In the past few weeks I had really sweet experiences with friends’ paying lovely compliments to me via my kids.
Like last night when my neighbors came for dinner with their new baby, and over stew and winter salad Helena complained how her mom (that would be me) yelled at her in the mornings. “Well,” my friend said. “When I see how bright and funny and well-behaved you and your brother are, I think what a great mom you and Lucas have.” Which shut my kid up real quick-like.
Or a few weeks ago, my oldest friend Amanda visited from St. Louis. While she, the kids and I ate banana apple muffins in the living room on Saturday morning, Amanda told my daughter what a great mom she has, how she has an interesting career and takes them on cool trips and some other stuff I forget because I was just so touched and grateful for her friendship, but also that there was someone other than me pointing out my finer points to my kids. Marketing experts know that promotion is far more powerful when coming from a credible third party — in this case, someone who is not naggingly demanding respect and gratitude all the live-long day (that would be me).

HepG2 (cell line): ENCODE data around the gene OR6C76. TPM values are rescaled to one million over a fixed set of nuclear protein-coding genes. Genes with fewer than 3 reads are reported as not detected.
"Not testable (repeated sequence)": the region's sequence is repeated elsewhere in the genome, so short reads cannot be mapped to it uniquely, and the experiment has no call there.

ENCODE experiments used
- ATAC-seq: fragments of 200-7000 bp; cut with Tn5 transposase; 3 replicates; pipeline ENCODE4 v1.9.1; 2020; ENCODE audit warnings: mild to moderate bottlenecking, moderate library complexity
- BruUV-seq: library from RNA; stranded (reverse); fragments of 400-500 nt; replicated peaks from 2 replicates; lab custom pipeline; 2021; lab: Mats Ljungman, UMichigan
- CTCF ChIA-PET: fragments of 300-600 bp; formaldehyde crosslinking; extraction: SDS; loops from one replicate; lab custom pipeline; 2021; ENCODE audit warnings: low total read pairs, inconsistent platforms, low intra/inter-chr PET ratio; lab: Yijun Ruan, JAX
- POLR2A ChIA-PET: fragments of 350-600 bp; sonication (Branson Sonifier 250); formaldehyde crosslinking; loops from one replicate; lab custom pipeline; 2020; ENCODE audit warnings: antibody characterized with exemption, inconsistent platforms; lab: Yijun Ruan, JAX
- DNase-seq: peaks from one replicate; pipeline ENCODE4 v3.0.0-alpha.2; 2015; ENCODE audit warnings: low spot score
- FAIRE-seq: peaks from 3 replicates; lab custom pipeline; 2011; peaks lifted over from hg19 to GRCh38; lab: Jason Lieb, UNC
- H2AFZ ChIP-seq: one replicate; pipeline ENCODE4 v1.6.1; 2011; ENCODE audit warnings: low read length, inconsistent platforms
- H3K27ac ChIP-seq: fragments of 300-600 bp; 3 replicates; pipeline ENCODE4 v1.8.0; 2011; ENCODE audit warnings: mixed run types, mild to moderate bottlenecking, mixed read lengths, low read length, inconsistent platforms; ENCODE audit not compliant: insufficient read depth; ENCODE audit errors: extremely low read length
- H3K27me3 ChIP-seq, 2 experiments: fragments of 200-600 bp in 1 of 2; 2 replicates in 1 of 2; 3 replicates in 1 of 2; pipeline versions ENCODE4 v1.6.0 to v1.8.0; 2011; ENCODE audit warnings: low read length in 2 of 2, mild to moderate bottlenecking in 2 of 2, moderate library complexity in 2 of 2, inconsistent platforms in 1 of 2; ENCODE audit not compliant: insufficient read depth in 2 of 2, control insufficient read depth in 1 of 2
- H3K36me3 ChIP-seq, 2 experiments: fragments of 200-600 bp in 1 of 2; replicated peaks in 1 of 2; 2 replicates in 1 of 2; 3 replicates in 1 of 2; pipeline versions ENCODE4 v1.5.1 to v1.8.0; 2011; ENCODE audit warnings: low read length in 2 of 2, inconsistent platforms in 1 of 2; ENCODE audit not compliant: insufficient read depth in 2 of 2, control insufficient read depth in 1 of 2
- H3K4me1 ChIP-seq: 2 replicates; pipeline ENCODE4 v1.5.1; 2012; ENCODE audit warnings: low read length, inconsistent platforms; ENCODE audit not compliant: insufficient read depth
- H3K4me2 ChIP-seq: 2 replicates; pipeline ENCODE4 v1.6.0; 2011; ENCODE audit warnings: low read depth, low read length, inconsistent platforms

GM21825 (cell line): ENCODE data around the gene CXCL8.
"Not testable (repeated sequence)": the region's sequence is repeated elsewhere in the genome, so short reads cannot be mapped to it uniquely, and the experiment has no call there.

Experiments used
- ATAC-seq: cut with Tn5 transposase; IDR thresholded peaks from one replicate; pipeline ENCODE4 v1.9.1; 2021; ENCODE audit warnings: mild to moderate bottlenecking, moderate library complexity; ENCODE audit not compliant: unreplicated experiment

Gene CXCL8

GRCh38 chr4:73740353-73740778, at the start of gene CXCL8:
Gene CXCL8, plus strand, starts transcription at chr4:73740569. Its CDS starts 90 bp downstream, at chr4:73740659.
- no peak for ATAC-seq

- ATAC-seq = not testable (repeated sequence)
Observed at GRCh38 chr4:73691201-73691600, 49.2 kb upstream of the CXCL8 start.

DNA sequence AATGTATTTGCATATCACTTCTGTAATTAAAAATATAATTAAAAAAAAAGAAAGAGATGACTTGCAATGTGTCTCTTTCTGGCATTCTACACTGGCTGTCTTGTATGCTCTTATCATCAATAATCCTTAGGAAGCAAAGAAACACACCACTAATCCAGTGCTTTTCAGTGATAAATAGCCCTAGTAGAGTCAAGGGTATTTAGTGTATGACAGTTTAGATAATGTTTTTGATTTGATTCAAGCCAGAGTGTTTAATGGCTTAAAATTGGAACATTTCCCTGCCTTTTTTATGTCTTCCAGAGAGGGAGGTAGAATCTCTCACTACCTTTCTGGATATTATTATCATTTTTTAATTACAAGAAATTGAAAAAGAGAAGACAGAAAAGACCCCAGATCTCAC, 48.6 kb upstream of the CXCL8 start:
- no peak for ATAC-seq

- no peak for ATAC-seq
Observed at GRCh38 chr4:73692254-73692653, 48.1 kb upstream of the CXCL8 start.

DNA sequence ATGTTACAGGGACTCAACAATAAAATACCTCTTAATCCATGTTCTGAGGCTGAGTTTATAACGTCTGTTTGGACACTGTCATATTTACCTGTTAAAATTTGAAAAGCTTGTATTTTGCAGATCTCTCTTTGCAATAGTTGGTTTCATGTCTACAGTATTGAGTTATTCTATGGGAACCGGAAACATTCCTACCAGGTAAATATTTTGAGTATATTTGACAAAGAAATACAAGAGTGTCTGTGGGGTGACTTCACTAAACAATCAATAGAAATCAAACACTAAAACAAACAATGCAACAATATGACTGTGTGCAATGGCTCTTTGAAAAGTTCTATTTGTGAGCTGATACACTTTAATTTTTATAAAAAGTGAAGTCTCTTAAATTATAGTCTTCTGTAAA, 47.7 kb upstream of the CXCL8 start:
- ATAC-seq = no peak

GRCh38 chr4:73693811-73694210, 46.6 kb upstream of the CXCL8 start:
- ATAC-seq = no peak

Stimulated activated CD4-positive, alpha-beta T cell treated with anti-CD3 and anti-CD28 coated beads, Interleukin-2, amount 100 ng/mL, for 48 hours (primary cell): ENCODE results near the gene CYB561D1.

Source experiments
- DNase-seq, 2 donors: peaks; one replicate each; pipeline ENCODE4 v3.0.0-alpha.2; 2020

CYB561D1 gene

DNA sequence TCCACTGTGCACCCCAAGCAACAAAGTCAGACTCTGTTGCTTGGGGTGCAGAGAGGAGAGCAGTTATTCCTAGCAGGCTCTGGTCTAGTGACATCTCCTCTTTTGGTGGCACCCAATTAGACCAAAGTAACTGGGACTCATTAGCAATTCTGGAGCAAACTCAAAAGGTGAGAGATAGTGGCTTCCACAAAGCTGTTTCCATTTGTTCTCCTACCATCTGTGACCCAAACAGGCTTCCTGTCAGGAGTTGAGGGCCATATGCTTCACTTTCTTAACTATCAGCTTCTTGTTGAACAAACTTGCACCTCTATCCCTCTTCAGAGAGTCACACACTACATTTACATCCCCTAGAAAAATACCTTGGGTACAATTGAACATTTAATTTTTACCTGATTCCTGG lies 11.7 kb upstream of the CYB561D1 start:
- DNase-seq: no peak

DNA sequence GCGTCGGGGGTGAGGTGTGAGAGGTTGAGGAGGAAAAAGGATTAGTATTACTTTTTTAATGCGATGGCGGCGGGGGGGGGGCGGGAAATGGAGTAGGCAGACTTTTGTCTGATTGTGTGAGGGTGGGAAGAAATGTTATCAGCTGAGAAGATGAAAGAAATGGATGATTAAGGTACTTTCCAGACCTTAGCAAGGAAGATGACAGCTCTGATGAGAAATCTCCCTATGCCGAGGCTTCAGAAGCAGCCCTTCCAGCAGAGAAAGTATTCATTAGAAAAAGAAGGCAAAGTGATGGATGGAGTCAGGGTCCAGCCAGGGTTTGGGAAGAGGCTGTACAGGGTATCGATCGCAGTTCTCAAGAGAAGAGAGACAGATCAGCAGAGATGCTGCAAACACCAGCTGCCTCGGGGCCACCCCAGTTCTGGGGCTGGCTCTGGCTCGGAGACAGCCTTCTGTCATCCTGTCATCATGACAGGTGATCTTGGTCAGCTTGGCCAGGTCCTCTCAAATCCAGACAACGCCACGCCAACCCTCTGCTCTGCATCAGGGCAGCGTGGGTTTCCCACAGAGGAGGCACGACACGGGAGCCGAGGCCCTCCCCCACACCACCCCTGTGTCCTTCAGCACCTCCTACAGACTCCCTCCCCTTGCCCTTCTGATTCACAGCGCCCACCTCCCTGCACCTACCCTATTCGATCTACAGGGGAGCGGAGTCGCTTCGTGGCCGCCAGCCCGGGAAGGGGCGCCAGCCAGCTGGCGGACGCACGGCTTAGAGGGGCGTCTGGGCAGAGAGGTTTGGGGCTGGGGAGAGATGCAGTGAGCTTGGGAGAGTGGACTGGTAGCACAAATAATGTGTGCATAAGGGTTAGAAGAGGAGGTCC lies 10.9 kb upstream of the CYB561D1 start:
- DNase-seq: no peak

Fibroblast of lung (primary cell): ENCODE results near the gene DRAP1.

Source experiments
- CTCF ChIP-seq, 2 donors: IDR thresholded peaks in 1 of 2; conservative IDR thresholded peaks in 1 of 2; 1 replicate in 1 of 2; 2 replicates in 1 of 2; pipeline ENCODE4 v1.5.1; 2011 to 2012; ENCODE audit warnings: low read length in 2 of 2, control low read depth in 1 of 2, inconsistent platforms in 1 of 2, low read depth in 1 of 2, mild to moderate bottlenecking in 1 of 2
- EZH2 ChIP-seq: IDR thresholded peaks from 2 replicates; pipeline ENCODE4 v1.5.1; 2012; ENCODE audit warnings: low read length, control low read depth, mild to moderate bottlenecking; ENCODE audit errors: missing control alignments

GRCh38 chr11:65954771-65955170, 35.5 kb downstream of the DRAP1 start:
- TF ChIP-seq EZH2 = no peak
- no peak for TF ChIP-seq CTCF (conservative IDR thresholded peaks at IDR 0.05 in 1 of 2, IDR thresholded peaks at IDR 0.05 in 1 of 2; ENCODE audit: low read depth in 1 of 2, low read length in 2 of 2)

Which brings up a big question for single moms: For all you do for your kids, who do you have in your life to point out those things to your kid? In a perfect world, each of us might have a spouse or partner who genuinely adores you, and organically displays that adoration through myriad words and gestures. In the absence of such a partner, who puts into perspective for your kids what a great cook, or hard worker, or loving parent you are?
How do your kids learn to appreciate you?
Or do they?
Often, I feel like my kid’s really don’t appreciate me as much as I think they should (what can I say, I have an ego — it needs stroking from those I love most!). But then I realize that they are listening all the time. I hear Helena telling her friends or the parents I’m meeting for the first time at soccer practice: “My mom is a VERY GOOD writer! And she has a radio show and is on TV!” I realize that she listens when my friends come over and we talk business, and she pays attention when I tell her about my day.
And Lucas goes beyond in his over-exaggerated way to be positive, will say: “Mommy, those muffins are looking GOOD!” or “Thank you for making movie night.” Maybe it his naturally sunny disposition, or my nightly drilling of gratitude practices or constant “What do you say …?” (Acceptable answers: a) Please, b) Thank-you). Or maybe I have nagged my kid into a gratitude stupor that extends to his mother.
Share in the comments: Without a spouse, who in your life helps your kids appreciate you?
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